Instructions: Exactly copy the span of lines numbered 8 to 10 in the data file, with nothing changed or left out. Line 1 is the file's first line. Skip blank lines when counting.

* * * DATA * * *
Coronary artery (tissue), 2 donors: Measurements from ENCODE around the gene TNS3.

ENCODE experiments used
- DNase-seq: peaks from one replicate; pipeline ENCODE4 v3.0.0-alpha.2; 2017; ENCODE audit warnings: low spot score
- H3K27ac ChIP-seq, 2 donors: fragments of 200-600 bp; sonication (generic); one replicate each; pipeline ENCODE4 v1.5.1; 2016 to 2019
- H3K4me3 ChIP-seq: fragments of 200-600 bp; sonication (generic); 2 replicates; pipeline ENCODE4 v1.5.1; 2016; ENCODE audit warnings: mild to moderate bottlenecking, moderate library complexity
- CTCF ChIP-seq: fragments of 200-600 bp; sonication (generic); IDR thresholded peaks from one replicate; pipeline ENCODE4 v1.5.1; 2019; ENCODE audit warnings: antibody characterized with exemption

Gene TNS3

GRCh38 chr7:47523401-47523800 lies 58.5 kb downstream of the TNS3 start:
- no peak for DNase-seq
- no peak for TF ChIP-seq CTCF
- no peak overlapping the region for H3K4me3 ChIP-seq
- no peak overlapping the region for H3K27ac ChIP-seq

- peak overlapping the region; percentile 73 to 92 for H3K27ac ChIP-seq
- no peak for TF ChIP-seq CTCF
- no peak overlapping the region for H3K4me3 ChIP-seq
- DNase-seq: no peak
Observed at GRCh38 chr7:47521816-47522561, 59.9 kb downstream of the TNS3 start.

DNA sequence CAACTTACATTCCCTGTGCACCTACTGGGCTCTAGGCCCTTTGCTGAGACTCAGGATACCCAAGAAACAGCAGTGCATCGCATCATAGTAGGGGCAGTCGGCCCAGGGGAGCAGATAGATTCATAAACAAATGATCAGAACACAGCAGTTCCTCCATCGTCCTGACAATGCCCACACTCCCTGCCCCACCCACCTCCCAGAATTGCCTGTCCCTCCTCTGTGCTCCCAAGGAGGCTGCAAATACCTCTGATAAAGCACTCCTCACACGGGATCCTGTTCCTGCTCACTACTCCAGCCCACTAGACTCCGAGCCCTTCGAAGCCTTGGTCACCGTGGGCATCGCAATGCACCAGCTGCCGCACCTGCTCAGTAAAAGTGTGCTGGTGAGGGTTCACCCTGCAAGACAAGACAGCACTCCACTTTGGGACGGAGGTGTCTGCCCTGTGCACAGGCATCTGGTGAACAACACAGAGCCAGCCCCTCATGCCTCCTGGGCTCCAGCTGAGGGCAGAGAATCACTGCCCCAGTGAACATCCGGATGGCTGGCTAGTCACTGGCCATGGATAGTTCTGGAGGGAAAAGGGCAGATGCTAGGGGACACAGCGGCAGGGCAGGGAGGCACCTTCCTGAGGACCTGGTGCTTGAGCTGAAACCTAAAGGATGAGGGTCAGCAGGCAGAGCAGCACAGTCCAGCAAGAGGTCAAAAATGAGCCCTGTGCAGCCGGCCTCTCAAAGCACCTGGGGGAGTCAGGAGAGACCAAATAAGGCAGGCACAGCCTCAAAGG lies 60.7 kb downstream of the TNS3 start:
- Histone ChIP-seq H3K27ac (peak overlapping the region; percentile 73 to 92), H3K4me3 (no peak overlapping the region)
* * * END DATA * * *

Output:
GRCh38 chr7:47523401-47523800 lies 58.5 kb downstream of the TNS3 start:
- no peak for DNase-seq
- no peak for TF ChIP-seq CTCF